Sasol profits from rand's woes
AMID the economic chaos in the wake of the plunging rand, there are a number of companies reaping significant benefit from the currency's woes.
Sasol managing director Peter Cox said a sustained R1 drop of the rand's value against the dollar over a year would add R1.7-billion to pre-tax earnings.
He also warned that Sasol would walk away from its proposed R4.6-billion takeover of AECI if the Competition Board imposed "undue" conditions on the deal.
"We believe that at R30 a share we offered Amic (AECI's controlling shareholding) a fair price which includes a premium for control and recognises the benefits that AECI brings to Sasol in economies of scale.
"We expect the Board to add conditions, but if they are too onerous we will walk away from the deal," Cox said.
This would apply if the Board ruled that AECI must sell its fertiliser and/or explosives business before the takeover. The Board has until mid-September to complete its inquiry.
With Sasol's year-end just completed, analysts estimate that the rand was 50c weaker than in the 1996/97 financial year - adding an estimated R850-million alone to pre-tax profit. In the year to end-June 1997, profit was R4.2-billion.
The market on Friday recognised Sasol's rand hedge qualities and pushed the share up by 9% to a close of R40. It reached a R44 high at one point.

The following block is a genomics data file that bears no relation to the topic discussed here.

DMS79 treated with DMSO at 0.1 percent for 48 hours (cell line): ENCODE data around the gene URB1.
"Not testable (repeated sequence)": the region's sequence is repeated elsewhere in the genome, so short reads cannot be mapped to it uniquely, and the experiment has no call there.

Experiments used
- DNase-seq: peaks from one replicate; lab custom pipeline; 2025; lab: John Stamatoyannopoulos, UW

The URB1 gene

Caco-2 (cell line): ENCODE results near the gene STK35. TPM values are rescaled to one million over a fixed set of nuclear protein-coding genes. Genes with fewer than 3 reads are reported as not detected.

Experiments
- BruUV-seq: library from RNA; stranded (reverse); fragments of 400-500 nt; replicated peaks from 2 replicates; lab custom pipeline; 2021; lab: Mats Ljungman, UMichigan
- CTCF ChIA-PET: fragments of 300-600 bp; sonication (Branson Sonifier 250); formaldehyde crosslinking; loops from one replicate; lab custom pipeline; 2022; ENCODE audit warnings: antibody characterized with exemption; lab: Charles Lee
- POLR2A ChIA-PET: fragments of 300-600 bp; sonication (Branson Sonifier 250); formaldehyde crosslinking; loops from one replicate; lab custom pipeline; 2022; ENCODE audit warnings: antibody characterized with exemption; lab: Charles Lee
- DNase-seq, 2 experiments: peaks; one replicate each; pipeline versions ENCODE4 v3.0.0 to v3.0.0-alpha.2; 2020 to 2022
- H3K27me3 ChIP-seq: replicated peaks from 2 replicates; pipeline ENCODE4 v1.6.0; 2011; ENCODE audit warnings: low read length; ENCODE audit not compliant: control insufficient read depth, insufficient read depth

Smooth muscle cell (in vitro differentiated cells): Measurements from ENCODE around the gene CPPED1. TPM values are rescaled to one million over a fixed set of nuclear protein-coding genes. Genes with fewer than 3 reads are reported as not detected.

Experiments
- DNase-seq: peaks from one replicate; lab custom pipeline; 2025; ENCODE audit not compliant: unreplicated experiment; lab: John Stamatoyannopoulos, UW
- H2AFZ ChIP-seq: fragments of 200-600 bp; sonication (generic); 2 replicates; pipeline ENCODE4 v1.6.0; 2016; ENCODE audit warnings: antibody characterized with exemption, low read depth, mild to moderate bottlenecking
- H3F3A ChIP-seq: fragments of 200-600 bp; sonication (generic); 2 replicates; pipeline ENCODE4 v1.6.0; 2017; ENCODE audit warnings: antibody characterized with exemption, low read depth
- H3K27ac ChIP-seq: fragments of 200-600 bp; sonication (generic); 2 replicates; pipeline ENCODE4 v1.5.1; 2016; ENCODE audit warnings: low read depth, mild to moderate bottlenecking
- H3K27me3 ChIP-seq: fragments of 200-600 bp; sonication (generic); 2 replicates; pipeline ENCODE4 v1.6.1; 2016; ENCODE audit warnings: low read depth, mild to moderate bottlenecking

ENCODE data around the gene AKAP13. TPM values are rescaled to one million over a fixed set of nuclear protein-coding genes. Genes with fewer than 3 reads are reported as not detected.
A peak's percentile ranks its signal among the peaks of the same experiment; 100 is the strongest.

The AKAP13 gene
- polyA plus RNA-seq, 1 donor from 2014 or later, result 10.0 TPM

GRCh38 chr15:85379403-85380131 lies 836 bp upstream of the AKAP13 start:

Two weeks ago hit a low of R29, almost 50% down from its April high, amid low oil prices and its cautionary announcement warning of lower profits in the 1997/98 financial year.
Analysts said companies like Sasol which made most of their earnings in foreign currency stood to benefit.
"People have woken up to the fact that Sasol is a good rand hedge and it is now looking cheap," an analyst told Reuters. Some of Sasol's petroleum and chemical products are sold for dollars on the world market.
Dealers also said Sasol was benefiting from OPEC's recent decision to restrict oil supplies in a bid to push oil prices up.
Analysts doubt whether the R850-million estimated boon from the weak rand will be enough to offset the impact of lower oil prices and falling exports to the Asian market.
In the six months to December Sasol's attributable earnings fell to R1.1-billion and for the 12-month period they could be down by 10% to R2.3-billion.
Cox said in his opening address the SA chemical industry was now predominantly a commodity industry, exporting chemical commodities without adding value. "By stimulating the development of a downstream industry in SA, at least R6-billion could be saved in foreign currency by replacing speciality chemical imports."